Bap Kennedy

AmericaHowl On
Howl OnHowl On
Jimmy SanchezThe Sailor's Revenge
Long Time A Comin'Domestic Blues / Long Time A Comin'
Lost HighwayHillbilly Shakespeare / Long Time A Comin'’'
Milky WayThe Big Picture
Moonlight KissLonely Street / Long Time A Comin'
Please Return To JesusThe Sailor's Revenge
StreetwiseThe Big Picture
The Sweet Smell Of SuccessThe Big Picture


Bap Kennedy playlist



Contributor: Peter Viney

A quote from my review of a Bap Kennedy concert: “In some alternative reality, Bap Kennedy is deservedly … headlining at 3,000 seaters, as one of the great singer-songwriters, which indeed he is. He has that rare commodity, the instant signature voice. Whatever he touches, you know it’s him as soon as he starts.”

He’s been produced by Steve Earle and Mark Knopfler. He’s co-written with fellow Belfast ‘cowboy’ Van Morrison. Like a lot of Van’s work, ‘Americana’ seems the nearest category for this other Northern Irishman’s songs. Let’s add that he’s an excellent acoustic guitarist too.

I’m ignoring his work with Energy Orchard (perhaps a future Toppermost) so going in with his first solo album, Domestic Blues from 1998, produced by Steve Earle and recorded in Nashville, with contributions from Nanci Griffiths, Peter Rowan, Larry Atamanuik (both ex-Seatrain) and Jerry Douglas. Long Time A Comin’ also gives its name to his 2002 compilation: Long Time A Comin’: The Story So Far. Other songs I’d include in a longer list are The Way I Love Her, Vampire and The Ghosts Of Belfast.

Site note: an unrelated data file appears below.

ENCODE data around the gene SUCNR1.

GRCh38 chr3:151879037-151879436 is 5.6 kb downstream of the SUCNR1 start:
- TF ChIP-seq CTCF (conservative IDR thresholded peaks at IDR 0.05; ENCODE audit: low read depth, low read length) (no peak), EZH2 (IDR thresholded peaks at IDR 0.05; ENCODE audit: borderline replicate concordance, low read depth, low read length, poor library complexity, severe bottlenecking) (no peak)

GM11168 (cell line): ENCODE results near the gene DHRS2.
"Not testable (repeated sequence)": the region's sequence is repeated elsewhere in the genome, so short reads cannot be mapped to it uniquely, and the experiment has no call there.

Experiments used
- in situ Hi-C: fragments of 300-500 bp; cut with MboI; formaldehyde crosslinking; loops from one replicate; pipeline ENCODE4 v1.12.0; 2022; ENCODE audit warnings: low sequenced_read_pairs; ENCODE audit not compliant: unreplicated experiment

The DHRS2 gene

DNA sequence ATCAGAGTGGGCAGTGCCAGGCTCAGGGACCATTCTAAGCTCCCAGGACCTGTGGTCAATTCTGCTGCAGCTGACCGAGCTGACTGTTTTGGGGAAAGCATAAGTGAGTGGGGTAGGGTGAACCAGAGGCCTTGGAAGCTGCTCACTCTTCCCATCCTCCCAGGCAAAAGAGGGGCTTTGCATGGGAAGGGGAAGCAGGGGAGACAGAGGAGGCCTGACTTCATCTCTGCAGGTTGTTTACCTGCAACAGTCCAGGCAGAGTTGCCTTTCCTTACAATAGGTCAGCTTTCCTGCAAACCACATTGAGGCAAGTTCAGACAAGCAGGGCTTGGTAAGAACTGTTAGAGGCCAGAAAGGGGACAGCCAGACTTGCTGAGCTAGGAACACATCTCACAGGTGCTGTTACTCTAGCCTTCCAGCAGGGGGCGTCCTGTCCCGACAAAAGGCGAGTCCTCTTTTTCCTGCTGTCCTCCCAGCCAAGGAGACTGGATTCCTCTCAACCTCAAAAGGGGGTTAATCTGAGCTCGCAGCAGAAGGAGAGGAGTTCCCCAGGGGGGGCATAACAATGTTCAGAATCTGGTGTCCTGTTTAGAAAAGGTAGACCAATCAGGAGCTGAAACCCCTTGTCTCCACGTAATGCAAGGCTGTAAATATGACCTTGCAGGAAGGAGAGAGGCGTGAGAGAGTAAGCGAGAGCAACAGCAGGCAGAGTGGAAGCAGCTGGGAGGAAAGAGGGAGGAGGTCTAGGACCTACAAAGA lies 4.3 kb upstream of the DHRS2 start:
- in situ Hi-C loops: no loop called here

The next project was a full album Hank Williams tribute, Hillbilly Shakespeare which is deleted, but you can find my chosen track, Lost Highway, on the compilation Long Time A Comin’, which is a useful round up of the first three albums. Another hugely underrated British singer, James Hunter, joins him on Long Gone Daddy. It’s a case partly of which Hank Williams songs you like best. They’re all great versions. The Mansion On The Hill is my favourite Hank Williams song, but I’m choosing Lost Highway because Bap sings it so well and adds something new to the mood.

Lonely Street in 2000 contains Moonlight Kiss which may be his best-known song as it’s used in the movie Serendipity, and he references the death of Hank Williams on a road at night in the back of a Cadillac in the sleeve notes (though it works universally to me). The Hank Williams connection is there again in Elvis, Hank & Me and Hank’s Last Waltz. The sleeve says, All the songs on this album have been inspired by and are dedicated to Hank Williams and Elvis Presley.

After Long Time A Comin’ there was an EP set, Moriaty’s Blues, which is unavailable on his site, Lonely Street today and was the last time I looked, though the title track is on The Big Picture. This album was recorded at Van Morrison’s studio, and Milky Way is a rare Van Morrison co-write (and the first track of the ten Toppermost I selected). I really thought this album was going to be a major commercial breakthrough. The songs are so strong that I would have thought sufficient exposure to my four favourites: Milky Way, Fireworks, The Sweet Smell Of Success and Streetwise would have made it a major album. On The Mighty Ocean Of Alcohol features Shane MacGowan. The Sweet Smell Of Success is about being on the brink. It should have crossed that brink with just a tiny extra bit of exposure. Every track is first rate, the playing is superb, fluent and mellow. Streetwise starts out:

Blessed are the poor,